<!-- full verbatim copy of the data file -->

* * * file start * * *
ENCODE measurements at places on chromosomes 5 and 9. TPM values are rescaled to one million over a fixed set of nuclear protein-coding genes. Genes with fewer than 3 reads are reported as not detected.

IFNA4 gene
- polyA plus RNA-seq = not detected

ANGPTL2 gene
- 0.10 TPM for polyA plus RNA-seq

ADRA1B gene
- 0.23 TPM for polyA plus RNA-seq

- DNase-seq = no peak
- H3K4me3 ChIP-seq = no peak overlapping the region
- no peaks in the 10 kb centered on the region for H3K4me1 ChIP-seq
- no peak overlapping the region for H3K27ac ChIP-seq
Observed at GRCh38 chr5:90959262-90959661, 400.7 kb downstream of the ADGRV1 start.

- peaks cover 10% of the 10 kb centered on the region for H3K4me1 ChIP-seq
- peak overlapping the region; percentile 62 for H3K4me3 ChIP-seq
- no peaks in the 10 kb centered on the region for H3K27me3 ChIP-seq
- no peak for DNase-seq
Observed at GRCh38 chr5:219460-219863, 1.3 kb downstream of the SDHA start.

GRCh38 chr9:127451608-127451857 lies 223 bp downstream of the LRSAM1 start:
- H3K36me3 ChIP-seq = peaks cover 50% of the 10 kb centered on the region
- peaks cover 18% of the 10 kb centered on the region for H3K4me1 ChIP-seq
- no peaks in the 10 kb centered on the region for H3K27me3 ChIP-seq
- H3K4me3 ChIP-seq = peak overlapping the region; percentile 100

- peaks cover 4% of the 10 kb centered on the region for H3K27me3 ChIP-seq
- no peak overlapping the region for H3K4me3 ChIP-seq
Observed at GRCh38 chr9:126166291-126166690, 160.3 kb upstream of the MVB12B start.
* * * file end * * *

ENCODE measurements at places on chromosomes 5 and 9. TPM values are rescaled to one million over a fixed set of nuclear protein-coding genes. Genes with fewer than 3 reads are reported as not detected.

IFNA4 gene
- polyA plus RNA-seq = not detected

ANGPTL2 gene
- 0.10 TPM for polyA plus RNA-seq

ADRA1B gene
- 0.23 TPM for polyA plus RNA-seq

- DNase-seq = no peak
- H3K4me3 ChIP-seq = no peak overlapping the region
- no peaks in the 10 kb centered on the region for H3K4me1 ChIP-seq
- no peak overlapping the region for H3K27ac ChIP-seq
Observed at GRCh38 chr5:90959262-90959661, 400.7 kb downstream of the ADGRV1 start.

- peaks cover 10% of the 10 kb centered on the region for H3K4me1 ChIP-seq
- peak overlapping the region; percentile 62 for H3K4me3 ChIP-seq
- no peaks in the 10 kb centered on the region for H3K27me3 ChIP-seq
- no peak for DNase-seq
Observed at GRCh38 chr5:219460-219863, 1.3 kb downstream of the SDHA start.

GRCh38 chr9:127451608-127451857 lies 223 bp downstream of the LRSAM1 start:
- H3K36me3 ChIP-seq = peaks cover 50% of the 10 kb centered on the region
- peaks cover 18% of the 10 kb centered on the region for H3K4me1 ChIP-seq
- no peaks in the 10 kb centered on the region for H3K27me3 ChIP-seq
- H3K4me3 ChIP-seq = peak overlapping the region; percentile 100

- peaks cover 4% of the 10 kb centered on the region for H3K27me3 ChIP-seq
- no peak overlapping the region for H3K4me3 ChIP-seq
Observed at GRCh38 chr9:126166291-126166690, 160.3 kb upstream of the MVB12B start.